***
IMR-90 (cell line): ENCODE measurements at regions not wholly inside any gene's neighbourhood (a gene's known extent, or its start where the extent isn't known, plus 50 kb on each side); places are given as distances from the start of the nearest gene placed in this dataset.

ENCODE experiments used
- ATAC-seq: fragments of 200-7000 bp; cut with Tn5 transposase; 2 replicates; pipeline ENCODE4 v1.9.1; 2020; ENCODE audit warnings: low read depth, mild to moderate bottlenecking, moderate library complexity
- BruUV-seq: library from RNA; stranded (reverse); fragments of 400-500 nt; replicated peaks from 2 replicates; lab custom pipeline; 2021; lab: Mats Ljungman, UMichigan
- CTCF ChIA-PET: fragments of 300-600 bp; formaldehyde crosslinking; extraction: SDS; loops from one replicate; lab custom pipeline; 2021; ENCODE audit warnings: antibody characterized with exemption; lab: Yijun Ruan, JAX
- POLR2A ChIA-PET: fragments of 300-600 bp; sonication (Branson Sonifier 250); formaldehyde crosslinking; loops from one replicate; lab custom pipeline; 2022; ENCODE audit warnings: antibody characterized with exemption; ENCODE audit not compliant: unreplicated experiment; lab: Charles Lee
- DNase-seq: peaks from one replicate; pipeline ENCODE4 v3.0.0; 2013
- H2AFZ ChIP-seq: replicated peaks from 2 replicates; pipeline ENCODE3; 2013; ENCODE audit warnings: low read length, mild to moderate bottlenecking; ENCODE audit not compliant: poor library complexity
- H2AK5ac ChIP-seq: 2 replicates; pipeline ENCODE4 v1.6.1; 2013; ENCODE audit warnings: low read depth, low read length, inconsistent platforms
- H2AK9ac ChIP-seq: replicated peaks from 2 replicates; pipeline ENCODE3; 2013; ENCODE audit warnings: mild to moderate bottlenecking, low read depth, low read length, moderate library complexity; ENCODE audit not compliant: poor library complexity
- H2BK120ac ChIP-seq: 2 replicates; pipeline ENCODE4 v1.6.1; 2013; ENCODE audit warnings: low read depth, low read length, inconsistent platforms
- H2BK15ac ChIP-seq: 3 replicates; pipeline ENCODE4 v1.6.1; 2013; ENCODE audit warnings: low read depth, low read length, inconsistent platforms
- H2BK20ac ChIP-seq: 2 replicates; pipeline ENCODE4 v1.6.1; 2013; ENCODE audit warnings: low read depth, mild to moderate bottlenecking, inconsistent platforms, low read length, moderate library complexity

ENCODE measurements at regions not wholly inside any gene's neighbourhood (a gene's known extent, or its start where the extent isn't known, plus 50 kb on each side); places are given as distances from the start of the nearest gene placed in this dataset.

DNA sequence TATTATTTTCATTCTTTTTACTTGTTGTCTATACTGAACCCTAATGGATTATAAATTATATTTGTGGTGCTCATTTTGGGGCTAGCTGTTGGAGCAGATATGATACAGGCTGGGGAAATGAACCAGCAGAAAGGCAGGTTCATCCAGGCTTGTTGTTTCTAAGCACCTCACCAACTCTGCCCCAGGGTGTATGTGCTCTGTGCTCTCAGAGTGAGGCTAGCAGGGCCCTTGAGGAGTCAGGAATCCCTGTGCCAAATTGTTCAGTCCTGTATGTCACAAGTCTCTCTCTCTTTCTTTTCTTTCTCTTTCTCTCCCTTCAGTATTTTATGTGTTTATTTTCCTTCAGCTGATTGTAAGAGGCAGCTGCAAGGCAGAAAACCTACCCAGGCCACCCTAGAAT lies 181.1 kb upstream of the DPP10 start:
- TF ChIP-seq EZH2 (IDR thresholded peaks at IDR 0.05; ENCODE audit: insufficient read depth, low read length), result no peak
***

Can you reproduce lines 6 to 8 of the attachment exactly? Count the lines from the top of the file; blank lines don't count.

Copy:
- POLR2A ChIA-PET: fragments of 300-600 bp; sonication (Branson Sonifier 250); formaldehyde crosslinking; loops from one replicate; lab custom pipeline; 2022; ENCODE audit warnings: antibody characterized with exemption; ENCODE audit not compliant: unreplicated experiment; lab: Charles Lee
- DNase-seq: peaks from one replicate; pipeline ENCODE4 v3.0.0; 2013
- H2AFZ ChIP-seq: replicated peaks from 2 replicates; pipeline ENCODE3; 2013; ENCODE audit warnings: low read length, mild to moderate bottlenecking; ENCODE audit not compliant: poor library complexity